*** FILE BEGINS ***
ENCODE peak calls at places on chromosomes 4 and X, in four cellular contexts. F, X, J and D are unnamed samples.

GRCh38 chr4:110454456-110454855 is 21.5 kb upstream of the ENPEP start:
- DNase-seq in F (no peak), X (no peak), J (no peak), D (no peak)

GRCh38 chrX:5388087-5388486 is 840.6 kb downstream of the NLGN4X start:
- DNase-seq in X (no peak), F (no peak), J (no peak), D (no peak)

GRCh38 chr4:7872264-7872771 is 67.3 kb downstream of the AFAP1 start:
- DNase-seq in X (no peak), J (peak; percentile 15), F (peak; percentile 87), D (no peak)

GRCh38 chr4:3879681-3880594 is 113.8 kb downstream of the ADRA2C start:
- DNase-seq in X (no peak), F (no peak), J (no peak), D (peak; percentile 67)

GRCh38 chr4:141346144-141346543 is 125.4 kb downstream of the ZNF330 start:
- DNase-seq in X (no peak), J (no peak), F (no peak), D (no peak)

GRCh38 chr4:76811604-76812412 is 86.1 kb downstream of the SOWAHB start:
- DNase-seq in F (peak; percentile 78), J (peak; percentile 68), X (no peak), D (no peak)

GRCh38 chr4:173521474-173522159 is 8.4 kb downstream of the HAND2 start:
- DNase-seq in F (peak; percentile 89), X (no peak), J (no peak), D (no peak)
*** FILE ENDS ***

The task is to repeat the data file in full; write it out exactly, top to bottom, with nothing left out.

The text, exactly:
ENCODE peak calls at places on chromosomes 4 and X, in four cellular contexts. F, X, J and D are unnamed samples.

GRCh38 chr4:110454456-110454855 is 21.5 kb upstream of the ENPEP start:
- DNase-seq in F (no peak), X (no peak), J (no peak), D (no peak)

GRCh38 chrX:5388087-5388486 is 840.6 kb downstream of the NLGN4X start:
- DNase-seq in X (no peak), F (no peak), J (no peak), D (no peak)

GRCh38 chr4:7872264-7872771 is 67.3 kb downstream of the AFAP1 start:
- DNase-seq in X (no peak), J (peak; percentile 15), F (peak; percentile 87), D (no peak)

GRCh38 chr4:3879681-3880594 is 113.8 kb downstream of the ADRA2C start:
- DNase-seq in X (no peak), F (no peak), J (no peak), D (peak; percentile 67)

GRCh38 chr4:141346144-141346543 is 125.4 kb downstream of the ZNF330 start:
- DNase-seq in X (no peak), J (no peak), F (no peak), D (no peak)

GRCh38 chr4:76811604-76812412 is 86.1 kb downstream of the SOWAHB start:
- DNase-seq in F (peak; percentile 78), J (peak; percentile 68), X (no peak), D (no peak)

GRCh38 chr4:173521474-173522159 is 8.4 kb downstream of the HAND2 start:
- DNase-seq in F (peak; percentile 89), X (no peak), J (no peak), D (no peak)